When conducting clinical trials, patient insights are helpful when:
- Designing a protocol
- Developing and refining patient recruitment and enrollment materials
- Developing and refining patient facing consenting materials
- Developing and refining patient retention activities
When creating patient focused clinical trials, advisory boards can be useful and have a role; however, they should NOT be your primary source of patient insights. Anonymous patient and caregiver insights add substantial value when designing protocols, and more value than advisory boards during every other phase of clinical trials. The following table summarizing the relative value of patient advisory boards and anonymous patient and caregiver insights by the stage of clinical trial design and planning.
|Patient Advisory Board||Anonymous Patient & Caregiver Guidance|
|Patient Recruitment & Enrollment Materials2||+3||++++4|
|Patient Facing Consenting Materials2||+3||++++4|
|Patient Retention Programs2||++3||++++4|
1. When designing protocols, both patient advisory boards and anonymous patient and caregiver insights are helpful. An advantage of advisory boards is that participating patients have the time and commitment to conduct an in-depth review of the protocol. They provide detailed feedback on numerous aspects of the protocol design, making it more patient-friendly.
There are two things to avoid when conducting patient advisory boards: First, do not allow one or two patients to dominate the conversation. Managing discussions during advisory board meetings is a skill and should not be assigned to a project team member. Second, be aware of patients on an advisory board whose allegiance shifts from ensuring patient needs are being addressed to making project teams happy.
2. When designing protocols, there is enormous value in eliciting feedback from patients (and caregivers) who participated in your earlier clinical trials. For example, as you prepare for Phase 3 trials, obtain input from study subjects from your Phase 2 trials. They can tell you what was easy and what was difficult. They can tell you what was rewarding and what was a hassle.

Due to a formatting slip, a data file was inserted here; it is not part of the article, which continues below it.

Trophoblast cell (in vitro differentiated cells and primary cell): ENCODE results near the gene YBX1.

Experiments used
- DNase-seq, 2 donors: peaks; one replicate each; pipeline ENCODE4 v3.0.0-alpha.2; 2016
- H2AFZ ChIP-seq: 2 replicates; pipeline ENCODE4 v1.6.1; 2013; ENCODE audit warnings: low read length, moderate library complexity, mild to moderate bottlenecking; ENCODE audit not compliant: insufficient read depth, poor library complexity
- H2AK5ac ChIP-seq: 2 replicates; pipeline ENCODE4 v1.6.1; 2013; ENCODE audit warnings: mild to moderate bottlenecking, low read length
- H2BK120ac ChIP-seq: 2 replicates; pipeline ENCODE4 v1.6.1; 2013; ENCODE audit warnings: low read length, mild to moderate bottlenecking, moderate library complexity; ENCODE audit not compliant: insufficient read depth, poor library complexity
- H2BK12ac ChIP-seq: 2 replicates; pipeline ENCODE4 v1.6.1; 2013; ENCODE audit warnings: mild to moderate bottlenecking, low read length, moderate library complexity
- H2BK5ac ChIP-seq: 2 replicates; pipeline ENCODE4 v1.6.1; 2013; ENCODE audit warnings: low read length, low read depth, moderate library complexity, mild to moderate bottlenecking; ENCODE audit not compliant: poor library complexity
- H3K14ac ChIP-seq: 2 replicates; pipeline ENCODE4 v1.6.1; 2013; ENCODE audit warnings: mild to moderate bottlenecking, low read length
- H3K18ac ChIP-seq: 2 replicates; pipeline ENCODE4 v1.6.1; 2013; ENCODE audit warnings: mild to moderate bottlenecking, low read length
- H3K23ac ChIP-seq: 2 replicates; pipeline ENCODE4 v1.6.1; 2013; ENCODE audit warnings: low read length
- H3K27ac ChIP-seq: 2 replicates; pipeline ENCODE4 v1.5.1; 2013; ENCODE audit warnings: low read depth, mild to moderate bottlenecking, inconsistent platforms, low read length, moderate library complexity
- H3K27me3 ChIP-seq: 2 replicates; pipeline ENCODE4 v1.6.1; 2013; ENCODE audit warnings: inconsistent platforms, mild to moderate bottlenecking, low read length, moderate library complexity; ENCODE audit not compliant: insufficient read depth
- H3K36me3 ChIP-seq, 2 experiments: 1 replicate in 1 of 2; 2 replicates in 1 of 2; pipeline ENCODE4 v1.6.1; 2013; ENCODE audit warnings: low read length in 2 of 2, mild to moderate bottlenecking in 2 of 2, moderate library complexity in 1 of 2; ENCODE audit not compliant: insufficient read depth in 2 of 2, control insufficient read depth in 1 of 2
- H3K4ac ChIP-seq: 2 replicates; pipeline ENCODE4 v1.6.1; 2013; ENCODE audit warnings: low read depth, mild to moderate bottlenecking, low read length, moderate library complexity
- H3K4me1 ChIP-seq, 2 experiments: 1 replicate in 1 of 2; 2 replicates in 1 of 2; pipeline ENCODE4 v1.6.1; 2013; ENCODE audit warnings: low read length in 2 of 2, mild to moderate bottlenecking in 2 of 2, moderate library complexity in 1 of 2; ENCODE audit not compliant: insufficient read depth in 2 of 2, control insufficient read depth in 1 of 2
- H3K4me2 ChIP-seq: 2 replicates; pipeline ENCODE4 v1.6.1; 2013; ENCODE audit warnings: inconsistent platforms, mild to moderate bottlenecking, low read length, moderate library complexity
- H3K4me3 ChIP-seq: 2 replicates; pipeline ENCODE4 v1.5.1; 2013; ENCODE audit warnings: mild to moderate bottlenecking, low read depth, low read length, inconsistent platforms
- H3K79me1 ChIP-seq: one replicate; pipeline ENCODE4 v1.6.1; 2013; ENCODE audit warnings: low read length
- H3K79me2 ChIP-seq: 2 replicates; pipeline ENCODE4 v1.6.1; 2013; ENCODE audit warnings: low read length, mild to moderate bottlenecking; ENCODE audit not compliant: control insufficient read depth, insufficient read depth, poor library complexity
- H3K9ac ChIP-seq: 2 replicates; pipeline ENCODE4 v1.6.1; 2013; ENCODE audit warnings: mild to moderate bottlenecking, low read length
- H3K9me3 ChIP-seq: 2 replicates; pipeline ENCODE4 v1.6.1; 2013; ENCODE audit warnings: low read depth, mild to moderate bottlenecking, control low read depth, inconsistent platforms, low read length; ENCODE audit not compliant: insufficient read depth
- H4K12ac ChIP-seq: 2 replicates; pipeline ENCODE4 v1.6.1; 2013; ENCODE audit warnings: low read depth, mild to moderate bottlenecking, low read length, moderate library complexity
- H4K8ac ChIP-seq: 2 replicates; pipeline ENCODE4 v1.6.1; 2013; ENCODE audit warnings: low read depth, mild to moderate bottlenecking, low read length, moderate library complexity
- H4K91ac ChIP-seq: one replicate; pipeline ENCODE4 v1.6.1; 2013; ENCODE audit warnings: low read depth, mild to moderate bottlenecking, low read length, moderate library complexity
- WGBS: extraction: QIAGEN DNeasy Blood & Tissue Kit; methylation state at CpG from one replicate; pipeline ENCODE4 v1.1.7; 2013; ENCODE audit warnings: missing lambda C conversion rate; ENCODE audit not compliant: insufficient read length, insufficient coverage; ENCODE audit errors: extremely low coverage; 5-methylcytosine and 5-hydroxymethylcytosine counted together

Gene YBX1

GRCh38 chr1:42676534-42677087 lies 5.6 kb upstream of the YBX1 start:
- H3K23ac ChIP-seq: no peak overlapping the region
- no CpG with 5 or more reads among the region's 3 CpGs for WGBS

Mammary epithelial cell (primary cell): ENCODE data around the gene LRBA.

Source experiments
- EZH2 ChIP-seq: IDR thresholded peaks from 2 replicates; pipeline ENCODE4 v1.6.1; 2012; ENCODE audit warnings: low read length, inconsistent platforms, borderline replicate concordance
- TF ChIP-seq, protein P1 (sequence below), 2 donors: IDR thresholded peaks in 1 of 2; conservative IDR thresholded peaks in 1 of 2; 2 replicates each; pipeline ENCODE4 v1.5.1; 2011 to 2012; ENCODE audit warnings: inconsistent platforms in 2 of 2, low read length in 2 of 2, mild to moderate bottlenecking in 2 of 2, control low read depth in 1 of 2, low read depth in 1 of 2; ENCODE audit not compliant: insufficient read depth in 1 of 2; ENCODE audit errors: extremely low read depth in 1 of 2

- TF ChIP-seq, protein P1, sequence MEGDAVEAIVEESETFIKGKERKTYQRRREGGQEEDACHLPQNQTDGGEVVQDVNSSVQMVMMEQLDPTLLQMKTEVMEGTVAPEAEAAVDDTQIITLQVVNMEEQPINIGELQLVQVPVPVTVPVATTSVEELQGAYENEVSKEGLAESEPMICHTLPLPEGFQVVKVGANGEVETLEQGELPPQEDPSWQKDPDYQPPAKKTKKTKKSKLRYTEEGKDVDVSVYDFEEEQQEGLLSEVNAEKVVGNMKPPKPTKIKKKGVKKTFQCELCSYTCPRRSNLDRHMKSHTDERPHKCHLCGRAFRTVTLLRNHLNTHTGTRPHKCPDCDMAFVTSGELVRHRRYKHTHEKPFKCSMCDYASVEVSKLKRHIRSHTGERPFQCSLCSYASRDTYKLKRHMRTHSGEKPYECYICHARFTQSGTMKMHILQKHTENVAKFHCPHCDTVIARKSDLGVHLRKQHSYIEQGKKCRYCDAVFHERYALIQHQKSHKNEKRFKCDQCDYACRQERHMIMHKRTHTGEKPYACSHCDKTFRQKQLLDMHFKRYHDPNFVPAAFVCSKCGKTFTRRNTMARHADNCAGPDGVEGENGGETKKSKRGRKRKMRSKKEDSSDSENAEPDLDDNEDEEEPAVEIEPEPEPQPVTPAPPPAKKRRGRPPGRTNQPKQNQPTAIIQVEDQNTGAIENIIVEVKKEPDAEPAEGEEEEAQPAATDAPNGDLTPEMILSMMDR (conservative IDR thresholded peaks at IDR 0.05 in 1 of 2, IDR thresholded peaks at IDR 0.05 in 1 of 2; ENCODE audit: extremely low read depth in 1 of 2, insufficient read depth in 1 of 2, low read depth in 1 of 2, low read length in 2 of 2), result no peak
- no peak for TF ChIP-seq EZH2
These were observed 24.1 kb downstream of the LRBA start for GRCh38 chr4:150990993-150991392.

3. When evaluating patient recruitment and enrollment materials, patient facing consenting materials or patient retention programs, patient advisory boards are NOT the appropriate venue. Except for trials in ultra-rare diseases, communication materials such as those for patient recruitment, consenting, and programs for patient retention should be evaluated by a broader audience. Communication materials should NOT be based on a consensus – they should be easily understood, compelling, and relevant, providing a clear call to action to a wide range of your target audiences.
4. Anonymous patient and caregiver guidance are very effective for evaluating and refining patient recruitment and enrollment materials, patient facing consenting materials and patient retention programs. Internet-based conferencing capabilities allow patients to view and even revise materials during telephone-internet interviews.
In summary, using the right source of patient feedback at each step of your clinical trial will ensure it has the greatest chance of success.
To learn more about how I can help you at each stage, please contact me at 610-256-5623, or email me at firstname.lastname@example.org.